The 5 guns were named "Anton" through "Emil", and the gun crews consisted mostly of strong men. The focussing, or aiming, was done by hand; there was no hydraulic system. It was especially hard work for the gun-loader who had to heave the heavy shells into the loading cradle - the steeper the angle of elevation, the heavier the work. There were helpers, mostly Russian POW's, to assist with carrying the ammunition from the ammo-bunkers to the guns. The Russian POW's were very obliging, but naturally, friendly contact with them was not allowed. They smoked their own "Machorka's", but were thankful when one of us slipped them an "Aktive" cigarette (that is "a real one", and not made of fag-ends). Once I smoked a cigarette in the presence of one of the Russian helpers whereupon with his fingers he jokingly chastised me in his broken German: "Me corporal, you in trouble..!".

        My friend Paul and myself were trained on "MALSI"-appliance, a temporary measure, which brought smiles to the faces of the rest of the men. Our instructor, a Lance Corporal Kern from Silesia, was obviously happy that his training bore fruit. It pleased him, that we were not dense, but in fact had rather quickly mastered the stored spherical bearings scales and the hanging strings on the vertical axis of the cylinder-drum. He was further pleased that we could even handle the "X" and "Y" barrage-firing-rulers as well as actually apply in reality what we had learned. The idea of this appliance was to transfer the coordinates from neighbouring batteries in case of failure of our own measuring equipment and to feed our guns with the suitable transfered coordinates. This was the reevaluation. It actually happened one day that our radar and "B1" failed completely while we were operating the MALSI-appliance, and everything worked like clockwork and proved it's worth. I was, in addition, by chance selected for the firing-conductor's job. I had a throat-microphone around my neck, a bell-button on a length of wire in my hand, which when pressed, would set off the command-sequence "Fire-bell" / "Fire!". In the process the words "Fire-bell" and "Fire!" had to be clearly and distinctly pronounced and the bell-button in effect.

        Whatever had been spoken into the throat microphone was heard by the gun-commanders in their headphones. In the event of firebell not ringing, they pulled on the gun's firing-cord on the keywords "Firebell" and "Fire!", thus triggering off the actual firing of the AA-shells. This was followed by an interval of 5 seconds which was required for reloading the guns and so on.
B-17 raiding... During a heavy raid each gun would fire about 700 shells per hour. Our guns had extremely long barrels, with correspondingly greater range, and after about a 1000 shots there would be excessive wear on the rifling of the barrel. This wearing of the rifling would diminish the accuracy of the firing. I must confess, that at times while conducting the firing I became a little excited. The result of the rapid firing of the guns was that the barrels would almost started to glow. Our friend Ernst N., member of the gun crew, had an awful lot to do!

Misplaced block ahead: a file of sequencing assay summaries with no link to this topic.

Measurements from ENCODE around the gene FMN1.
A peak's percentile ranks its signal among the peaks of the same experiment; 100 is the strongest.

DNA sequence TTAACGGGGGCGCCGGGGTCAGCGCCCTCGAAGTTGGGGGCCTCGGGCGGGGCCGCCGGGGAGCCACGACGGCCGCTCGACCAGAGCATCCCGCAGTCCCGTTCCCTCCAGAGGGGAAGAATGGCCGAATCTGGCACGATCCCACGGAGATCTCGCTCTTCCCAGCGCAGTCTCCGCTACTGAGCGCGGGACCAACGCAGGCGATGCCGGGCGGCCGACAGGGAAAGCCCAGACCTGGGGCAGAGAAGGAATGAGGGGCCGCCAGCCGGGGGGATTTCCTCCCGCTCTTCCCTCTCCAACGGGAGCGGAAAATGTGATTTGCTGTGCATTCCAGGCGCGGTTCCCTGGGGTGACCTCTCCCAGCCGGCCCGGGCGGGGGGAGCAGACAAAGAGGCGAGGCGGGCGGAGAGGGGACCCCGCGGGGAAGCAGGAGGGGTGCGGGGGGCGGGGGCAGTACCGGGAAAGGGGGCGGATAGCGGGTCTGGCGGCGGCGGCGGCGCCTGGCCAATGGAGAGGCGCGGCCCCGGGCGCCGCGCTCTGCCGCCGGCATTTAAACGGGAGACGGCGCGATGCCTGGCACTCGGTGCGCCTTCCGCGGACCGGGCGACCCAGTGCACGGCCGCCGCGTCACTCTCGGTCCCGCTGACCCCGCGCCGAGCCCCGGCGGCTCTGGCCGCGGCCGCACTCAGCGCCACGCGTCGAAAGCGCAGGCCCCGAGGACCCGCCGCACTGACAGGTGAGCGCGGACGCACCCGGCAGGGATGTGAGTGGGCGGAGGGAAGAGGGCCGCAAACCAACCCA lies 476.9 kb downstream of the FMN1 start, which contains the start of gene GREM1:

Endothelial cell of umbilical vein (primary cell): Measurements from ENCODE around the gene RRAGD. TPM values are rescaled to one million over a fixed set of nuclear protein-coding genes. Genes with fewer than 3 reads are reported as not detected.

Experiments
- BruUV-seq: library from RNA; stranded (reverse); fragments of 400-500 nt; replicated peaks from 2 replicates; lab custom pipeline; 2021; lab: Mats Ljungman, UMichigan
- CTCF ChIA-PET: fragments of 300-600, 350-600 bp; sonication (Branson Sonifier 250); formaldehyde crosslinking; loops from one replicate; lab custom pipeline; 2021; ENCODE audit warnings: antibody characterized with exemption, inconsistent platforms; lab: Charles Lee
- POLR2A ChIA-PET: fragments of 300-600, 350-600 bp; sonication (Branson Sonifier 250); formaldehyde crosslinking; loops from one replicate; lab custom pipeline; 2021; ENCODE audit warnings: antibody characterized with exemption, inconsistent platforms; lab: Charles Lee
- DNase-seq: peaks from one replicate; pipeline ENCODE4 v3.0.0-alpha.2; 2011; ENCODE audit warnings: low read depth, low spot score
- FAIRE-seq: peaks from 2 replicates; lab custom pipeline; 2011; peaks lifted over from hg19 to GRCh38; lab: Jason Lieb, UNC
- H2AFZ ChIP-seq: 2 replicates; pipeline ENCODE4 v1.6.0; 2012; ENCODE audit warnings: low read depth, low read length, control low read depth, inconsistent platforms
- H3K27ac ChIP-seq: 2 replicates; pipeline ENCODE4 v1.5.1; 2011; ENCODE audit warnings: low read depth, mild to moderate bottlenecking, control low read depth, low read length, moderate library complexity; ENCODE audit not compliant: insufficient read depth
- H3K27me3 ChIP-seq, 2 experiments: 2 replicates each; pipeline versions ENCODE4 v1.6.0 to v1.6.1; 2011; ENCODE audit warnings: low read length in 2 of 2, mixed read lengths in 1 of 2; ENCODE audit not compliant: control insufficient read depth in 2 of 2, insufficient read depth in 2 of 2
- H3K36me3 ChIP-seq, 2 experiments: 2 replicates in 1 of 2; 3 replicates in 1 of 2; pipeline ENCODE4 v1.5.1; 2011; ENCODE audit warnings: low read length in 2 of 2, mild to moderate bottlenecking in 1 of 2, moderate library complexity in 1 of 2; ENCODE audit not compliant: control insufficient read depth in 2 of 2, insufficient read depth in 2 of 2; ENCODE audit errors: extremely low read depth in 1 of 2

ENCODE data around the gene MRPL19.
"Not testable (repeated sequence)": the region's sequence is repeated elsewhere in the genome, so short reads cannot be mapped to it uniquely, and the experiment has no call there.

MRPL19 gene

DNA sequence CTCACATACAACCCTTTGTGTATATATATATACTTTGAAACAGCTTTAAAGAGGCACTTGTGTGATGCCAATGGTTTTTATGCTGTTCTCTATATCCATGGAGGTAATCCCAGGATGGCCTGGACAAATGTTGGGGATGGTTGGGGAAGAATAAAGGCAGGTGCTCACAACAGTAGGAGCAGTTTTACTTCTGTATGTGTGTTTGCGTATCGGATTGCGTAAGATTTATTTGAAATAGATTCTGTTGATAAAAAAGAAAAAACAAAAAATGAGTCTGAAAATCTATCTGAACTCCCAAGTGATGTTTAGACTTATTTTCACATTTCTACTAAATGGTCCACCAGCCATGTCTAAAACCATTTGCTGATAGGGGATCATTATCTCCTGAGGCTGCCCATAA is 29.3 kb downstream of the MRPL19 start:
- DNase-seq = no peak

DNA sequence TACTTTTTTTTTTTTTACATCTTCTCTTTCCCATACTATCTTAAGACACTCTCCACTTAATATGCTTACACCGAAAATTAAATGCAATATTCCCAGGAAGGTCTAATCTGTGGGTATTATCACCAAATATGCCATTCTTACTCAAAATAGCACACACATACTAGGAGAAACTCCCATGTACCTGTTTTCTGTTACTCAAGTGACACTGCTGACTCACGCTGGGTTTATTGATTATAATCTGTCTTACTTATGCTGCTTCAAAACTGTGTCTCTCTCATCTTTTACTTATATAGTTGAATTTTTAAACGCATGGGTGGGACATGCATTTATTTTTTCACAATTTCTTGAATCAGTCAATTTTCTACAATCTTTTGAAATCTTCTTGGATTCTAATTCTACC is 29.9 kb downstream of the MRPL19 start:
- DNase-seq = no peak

But the face of our instructor, the Lance Corporal, would beam. His team of trained 16-year-olds had withstood their baptism of fire. To most of the NCO's everything was OK except for one Corporal who tormented and teased us extremely. But this Corporal, whose name was Lucius, would get his comeuppance.

        I think there were about three or five of us from the Alumnat and as a result of having experienced interference and brutality in the Alumnat, were somewhat hardened to it. We could not understand therefore, the emotional problems suffered by some of our other comrades, the mummy's boy type, for whom being parted from their parents caused them some suffering. There was a highly sensitive boy who went into panic whenever someone spoke to him in a rough tone of voice.
The following, related to us by my friend Kurt, occured in the Ruhr at another gun position to which we next moved:
"We were putting on our shoes after the alarm-bell had rung (we no longer took our trousers off) and one poor fellow cracked-up and started to throw a fit. Before we realized something was wrong, he had run out and thrown himself into the fire-fighting water pond. No doubt he later received psychiatric treatment."
We were probably all happy to have escaped the dreary every-day-life at school and to emulate those elder students whom we had admired and envied when they were on leave, resplendent in their smart uniforms, from their "Home Flak" unit. No one wore the broad "HJ" arm band. We felt closer to the soldiers than the Hitler Youth, and were proud to wear the typical Luftwaffe belt and the buckle adorned with the eagle.

       Actually my friend Kurt H. came earlier to an anti aircraft unit: first to Jülich on a 20mm quadruple AA weapon as part of the ack-ack-protection for a train repair workshop and later, in February '44, to the Vaalser position in Aachen. He experienced the very heavy air-raid on Aachen on the night of April 11th, at the Easter holiday, and for him it was a bit too close for comfort. This nocturnal air raid was reported in all our newspapers as a "Terror attack".

        My friend Kurt told us of the following:
"How proud I was at first to be allowed to defend the Fatherland. But that changed considerably to disillusionment after the attacks in April '44. The gun "Dora" in the battery received a direct hit and the entire gun crew was killed. Phosphorous had rained down on us and a stick of bombs had ripped the electric cables and the battery was out of action. On the following morning nine strips of canvas were laid out and the remains of our comrades who had died were collected and given to their parents for the purpose of burial at home.